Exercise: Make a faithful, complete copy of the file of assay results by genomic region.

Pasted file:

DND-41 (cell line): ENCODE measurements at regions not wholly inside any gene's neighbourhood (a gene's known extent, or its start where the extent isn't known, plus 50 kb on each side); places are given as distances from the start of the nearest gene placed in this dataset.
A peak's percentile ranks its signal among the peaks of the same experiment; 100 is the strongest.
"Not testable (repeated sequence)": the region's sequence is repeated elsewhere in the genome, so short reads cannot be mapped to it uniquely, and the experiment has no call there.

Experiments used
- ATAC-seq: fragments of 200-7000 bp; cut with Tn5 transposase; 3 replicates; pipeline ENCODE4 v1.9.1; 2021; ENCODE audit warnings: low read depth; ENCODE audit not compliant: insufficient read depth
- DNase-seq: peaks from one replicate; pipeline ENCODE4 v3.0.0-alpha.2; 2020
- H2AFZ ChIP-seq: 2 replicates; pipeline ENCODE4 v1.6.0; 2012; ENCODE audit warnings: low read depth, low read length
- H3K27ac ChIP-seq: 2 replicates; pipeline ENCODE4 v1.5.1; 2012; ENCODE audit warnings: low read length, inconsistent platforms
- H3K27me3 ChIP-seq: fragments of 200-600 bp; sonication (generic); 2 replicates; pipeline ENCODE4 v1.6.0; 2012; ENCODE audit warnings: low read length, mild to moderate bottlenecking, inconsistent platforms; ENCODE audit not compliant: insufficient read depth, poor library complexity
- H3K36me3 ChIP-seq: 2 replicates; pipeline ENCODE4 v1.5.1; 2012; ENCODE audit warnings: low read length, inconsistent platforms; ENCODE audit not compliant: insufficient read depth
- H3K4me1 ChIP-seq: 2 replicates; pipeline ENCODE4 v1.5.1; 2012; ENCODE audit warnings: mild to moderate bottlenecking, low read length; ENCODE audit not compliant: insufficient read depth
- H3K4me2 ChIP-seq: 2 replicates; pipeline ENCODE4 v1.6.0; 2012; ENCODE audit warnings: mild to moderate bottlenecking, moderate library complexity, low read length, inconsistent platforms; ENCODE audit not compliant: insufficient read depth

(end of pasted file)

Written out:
DND-41 (cell line): ENCODE measurements at regions not wholly inside any gene's neighbourhood (a gene's known extent, or its start where the extent isn't known, plus 50 kb on each side); places are given as distances from the start of the nearest gene placed in this dataset.
A peak's percentile ranks its signal among the peaks of the same experiment; 100 is the strongest.
"Not testable (repeated sequence)": the region's sequence is repeated elsewhere in the genome, so short reads cannot be mapped to it uniquely, and the experiment has no call there.

Experiments used
- ATAC-seq: fragments of 200-7000 bp; cut with Tn5 transposase; 3 replicates; pipeline ENCODE4 v1.9.1; 2021; ENCODE audit warnings: low read depth; ENCODE audit not compliant: insufficient read depth
- DNase-seq: peaks from one replicate; pipeline ENCODE4 v3.0.0-alpha.2; 2020
- H2AFZ ChIP-seq: 2 replicates; pipeline ENCODE4 v1.6.0; 2012; ENCODE audit warnings: low read depth, low read length
- H3K27ac ChIP-seq: 2 replicates; pipeline ENCODE4 v1.5.1; 2012; ENCODE audit warnings: low read length, inconsistent platforms
- H3K27me3 ChIP-seq: fragments of 200-600 bp; sonication (generic); 2 replicates; pipeline ENCODE4 v1.6.0; 2012; ENCODE audit warnings: low read length, mild to moderate bottlenecking, inconsistent platforms; ENCODE audit not compliant: insufficient read depth, poor library complexity
- H3K36me3 ChIP-seq: 2 replicates; pipeline ENCODE4 v1.5.1; 2012; ENCODE audit warnings: low read length, inconsistent platforms; ENCODE audit not compliant: insufficient read depth
- H3K4me1 ChIP-seq: 2 replicates; pipeline ENCODE4 v1.5.1; 2012; ENCODE audit warnings: mild to moderate bottlenecking, low read length; ENCODE audit not compliant: insufficient read depth
- H3K4me2 ChIP-seq: 2 replicates; pipeline ENCODE4 v1.6.0; 2012; ENCODE audit warnings: mild to moderate bottlenecking, moderate library complexity, low read length, inconsistent platforms; ENCODE audit not compliant: insufficient read depth